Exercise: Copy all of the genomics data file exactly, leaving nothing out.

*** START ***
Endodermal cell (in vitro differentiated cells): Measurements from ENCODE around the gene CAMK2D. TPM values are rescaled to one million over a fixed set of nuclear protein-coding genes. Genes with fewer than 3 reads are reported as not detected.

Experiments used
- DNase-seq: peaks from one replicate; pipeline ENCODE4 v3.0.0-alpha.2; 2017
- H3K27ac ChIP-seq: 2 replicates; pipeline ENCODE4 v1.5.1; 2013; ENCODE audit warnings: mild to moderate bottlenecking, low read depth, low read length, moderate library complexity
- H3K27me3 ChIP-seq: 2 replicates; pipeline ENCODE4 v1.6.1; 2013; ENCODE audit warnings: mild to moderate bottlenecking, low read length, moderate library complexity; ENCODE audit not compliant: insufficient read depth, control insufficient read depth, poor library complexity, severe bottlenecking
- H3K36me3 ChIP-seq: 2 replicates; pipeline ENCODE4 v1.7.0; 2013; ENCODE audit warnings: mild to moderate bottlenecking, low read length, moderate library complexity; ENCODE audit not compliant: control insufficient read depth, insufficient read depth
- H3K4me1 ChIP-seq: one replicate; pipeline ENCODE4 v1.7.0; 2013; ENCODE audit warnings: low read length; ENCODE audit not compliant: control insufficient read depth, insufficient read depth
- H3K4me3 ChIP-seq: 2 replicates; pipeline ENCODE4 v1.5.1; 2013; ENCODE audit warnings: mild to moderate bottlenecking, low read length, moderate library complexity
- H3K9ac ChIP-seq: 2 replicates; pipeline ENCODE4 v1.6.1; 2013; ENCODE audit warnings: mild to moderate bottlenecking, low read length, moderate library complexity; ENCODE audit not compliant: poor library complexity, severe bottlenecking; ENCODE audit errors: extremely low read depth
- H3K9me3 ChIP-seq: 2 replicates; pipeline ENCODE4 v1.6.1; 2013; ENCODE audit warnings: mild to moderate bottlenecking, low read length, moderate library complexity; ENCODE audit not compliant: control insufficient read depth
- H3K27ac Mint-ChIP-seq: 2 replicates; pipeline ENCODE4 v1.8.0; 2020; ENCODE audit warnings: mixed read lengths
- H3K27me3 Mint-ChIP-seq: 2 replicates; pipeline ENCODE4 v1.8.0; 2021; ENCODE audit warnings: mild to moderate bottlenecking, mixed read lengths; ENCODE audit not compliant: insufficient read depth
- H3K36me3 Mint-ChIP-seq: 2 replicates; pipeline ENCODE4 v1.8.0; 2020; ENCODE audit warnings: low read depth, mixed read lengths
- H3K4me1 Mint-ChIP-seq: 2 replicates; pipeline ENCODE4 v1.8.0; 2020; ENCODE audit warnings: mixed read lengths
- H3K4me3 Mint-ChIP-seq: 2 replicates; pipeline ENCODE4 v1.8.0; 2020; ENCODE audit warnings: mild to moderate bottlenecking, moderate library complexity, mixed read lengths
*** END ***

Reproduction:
Endodermal cell (in vitro differentiated cells): Measurements from ENCODE around the gene CAMK2D. TPM values are rescaled to one million over a fixed set of nuclear protein-coding genes. Genes with fewer than 3 reads are reported as not detected.

Experiments used
- DNase-seq: peaks from one replicate; pipeline ENCODE4 v3.0.0-alpha.2; 2017
- H3K27ac ChIP-seq: 2 replicates; pipeline ENCODE4 v1.5.1; 2013; ENCODE audit warnings: mild to moderate bottlenecking, low read depth, low read length, moderate library complexity
- H3K27me3 ChIP-seq: 2 replicates; pipeline ENCODE4 v1.6.1; 2013; ENCODE audit warnings: mild to moderate bottlenecking, low read length, moderate library complexity; ENCODE audit not compliant: insufficient read depth, control insufficient read depth, poor library complexity, severe bottlenecking
- H3K36me3 ChIP-seq: 2 replicates; pipeline ENCODE4 v1.7.0; 2013; ENCODE audit warnings: mild to moderate bottlenecking, low read length, moderate library complexity; ENCODE audit not compliant: control insufficient read depth, insufficient read depth
- H3K4me1 ChIP-seq: one replicate; pipeline ENCODE4 v1.7.0; 2013; ENCODE audit warnings: low read length; ENCODE audit not compliant: control insufficient read depth, insufficient read depth
- H3K4me3 ChIP-seq: 2 replicates; pipeline ENCODE4 v1.5.1; 2013; ENCODE audit warnings: mild to moderate bottlenecking, low read length, moderate library complexity
- H3K9ac ChIP-seq: 2 replicates; pipeline ENCODE4 v1.6.1; 2013; ENCODE audit warnings: mild to moderate bottlenecking, low read length, moderate library complexity; ENCODE audit not compliant: poor library complexity, severe bottlenecking; ENCODE audit errors: extremely low read depth
- H3K9me3 ChIP-seq: 2 replicates; pipeline ENCODE4 v1.6.1; 2013; ENCODE audit warnings: mild to moderate bottlenecking, low read length, moderate library complexity; ENCODE audit not compliant: control insufficient read depth
- H3K27ac Mint-ChIP-seq: 2 replicates; pipeline ENCODE4 v1.8.0; 2020; ENCODE audit warnings: mixed read lengths
- H3K27me3 Mint-ChIP-seq: 2 replicates; pipeline ENCODE4 v1.8.0; 2021; ENCODE audit warnings: mild to moderate bottlenecking, mixed read lengths; ENCODE audit not compliant: insufficient read depth
- H3K36me3 Mint-ChIP-seq: 2 replicates; pipeline ENCODE4 v1.8.0; 2020; ENCODE audit warnings: low read depth, mixed read lengths
- H3K4me1 Mint-ChIP-seq: 2 replicates; pipeline ENCODE4 v1.8.0; 2020; ENCODE audit warnings: mixed read lengths
- H3K4me3 Mint-ChIP-seq: 2 replicates; pipeline ENCODE4 v1.8.0; 2020; ENCODE audit warnings: mild to moderate bottlenecking, moderate library complexity, mixed read lengths